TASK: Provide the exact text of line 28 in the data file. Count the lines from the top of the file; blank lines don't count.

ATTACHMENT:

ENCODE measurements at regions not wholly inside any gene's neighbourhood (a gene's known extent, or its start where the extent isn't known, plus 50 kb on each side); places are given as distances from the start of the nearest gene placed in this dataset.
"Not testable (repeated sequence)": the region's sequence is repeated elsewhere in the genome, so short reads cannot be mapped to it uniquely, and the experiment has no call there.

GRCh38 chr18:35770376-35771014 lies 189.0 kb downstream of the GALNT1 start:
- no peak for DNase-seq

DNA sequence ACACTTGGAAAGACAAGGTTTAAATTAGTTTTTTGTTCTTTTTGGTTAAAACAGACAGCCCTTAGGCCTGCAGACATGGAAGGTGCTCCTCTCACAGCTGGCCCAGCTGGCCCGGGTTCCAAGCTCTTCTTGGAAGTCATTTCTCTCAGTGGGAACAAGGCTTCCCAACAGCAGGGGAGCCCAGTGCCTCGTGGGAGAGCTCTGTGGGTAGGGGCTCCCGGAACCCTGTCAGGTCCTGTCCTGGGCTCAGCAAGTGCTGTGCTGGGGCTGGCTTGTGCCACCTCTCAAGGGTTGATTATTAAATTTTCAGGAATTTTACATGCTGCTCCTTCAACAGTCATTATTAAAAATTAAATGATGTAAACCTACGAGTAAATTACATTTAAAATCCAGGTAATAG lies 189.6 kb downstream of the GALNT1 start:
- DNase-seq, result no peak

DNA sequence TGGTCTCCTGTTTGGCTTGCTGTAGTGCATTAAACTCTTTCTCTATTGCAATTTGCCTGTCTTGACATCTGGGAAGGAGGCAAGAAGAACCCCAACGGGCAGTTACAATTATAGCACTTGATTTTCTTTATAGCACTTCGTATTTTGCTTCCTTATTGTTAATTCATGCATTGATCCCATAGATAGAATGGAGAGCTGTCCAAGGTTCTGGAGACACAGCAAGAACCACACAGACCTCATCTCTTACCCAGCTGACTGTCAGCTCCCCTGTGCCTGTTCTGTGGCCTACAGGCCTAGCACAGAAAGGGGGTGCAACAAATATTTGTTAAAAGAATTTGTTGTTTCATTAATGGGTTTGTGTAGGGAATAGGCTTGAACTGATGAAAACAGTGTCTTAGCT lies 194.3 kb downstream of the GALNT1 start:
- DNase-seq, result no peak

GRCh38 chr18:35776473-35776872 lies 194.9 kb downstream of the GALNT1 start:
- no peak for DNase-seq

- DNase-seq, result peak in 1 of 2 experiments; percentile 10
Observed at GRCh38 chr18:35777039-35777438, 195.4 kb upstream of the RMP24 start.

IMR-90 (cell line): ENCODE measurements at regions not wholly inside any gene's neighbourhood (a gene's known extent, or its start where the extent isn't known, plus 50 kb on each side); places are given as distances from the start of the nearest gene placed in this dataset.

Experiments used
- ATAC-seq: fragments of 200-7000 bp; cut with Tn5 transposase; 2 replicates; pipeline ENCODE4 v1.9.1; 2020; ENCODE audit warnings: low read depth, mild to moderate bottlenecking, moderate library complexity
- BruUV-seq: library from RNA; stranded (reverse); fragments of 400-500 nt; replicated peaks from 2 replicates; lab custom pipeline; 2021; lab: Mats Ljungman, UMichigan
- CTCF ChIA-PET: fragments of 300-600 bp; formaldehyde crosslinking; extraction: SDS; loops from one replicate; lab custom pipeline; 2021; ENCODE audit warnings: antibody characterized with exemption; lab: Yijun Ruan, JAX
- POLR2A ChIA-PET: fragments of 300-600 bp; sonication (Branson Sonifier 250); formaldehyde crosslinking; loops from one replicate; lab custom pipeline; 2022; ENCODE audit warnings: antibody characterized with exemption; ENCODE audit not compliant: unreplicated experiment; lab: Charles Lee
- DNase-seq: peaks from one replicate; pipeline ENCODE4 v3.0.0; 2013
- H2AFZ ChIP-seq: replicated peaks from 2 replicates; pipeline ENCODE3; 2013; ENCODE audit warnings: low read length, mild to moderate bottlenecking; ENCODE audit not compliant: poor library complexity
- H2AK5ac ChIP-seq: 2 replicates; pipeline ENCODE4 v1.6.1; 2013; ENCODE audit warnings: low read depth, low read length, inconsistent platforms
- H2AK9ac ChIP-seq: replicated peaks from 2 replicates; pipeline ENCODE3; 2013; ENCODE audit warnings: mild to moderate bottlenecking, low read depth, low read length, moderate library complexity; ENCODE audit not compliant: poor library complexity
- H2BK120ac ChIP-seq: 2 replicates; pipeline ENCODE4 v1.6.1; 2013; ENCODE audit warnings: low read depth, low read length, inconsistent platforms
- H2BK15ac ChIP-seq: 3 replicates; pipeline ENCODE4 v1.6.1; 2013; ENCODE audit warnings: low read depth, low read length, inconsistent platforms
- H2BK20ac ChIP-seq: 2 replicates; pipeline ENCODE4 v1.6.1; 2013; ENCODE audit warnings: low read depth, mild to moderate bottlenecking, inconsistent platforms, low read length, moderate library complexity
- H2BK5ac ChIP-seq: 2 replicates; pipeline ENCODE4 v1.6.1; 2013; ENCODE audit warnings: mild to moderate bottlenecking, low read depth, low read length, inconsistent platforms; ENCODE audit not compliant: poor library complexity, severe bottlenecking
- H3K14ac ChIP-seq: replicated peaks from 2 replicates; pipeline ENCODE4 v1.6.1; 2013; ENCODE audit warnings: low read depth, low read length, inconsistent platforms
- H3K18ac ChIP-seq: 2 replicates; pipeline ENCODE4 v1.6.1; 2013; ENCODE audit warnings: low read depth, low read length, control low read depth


- H3K18ac ChIP-seq: 2 replicates; pipeline ENCODE4 v1.6.1; 2013; ENCODE audit warnings: low read depth, low read length, control low read depth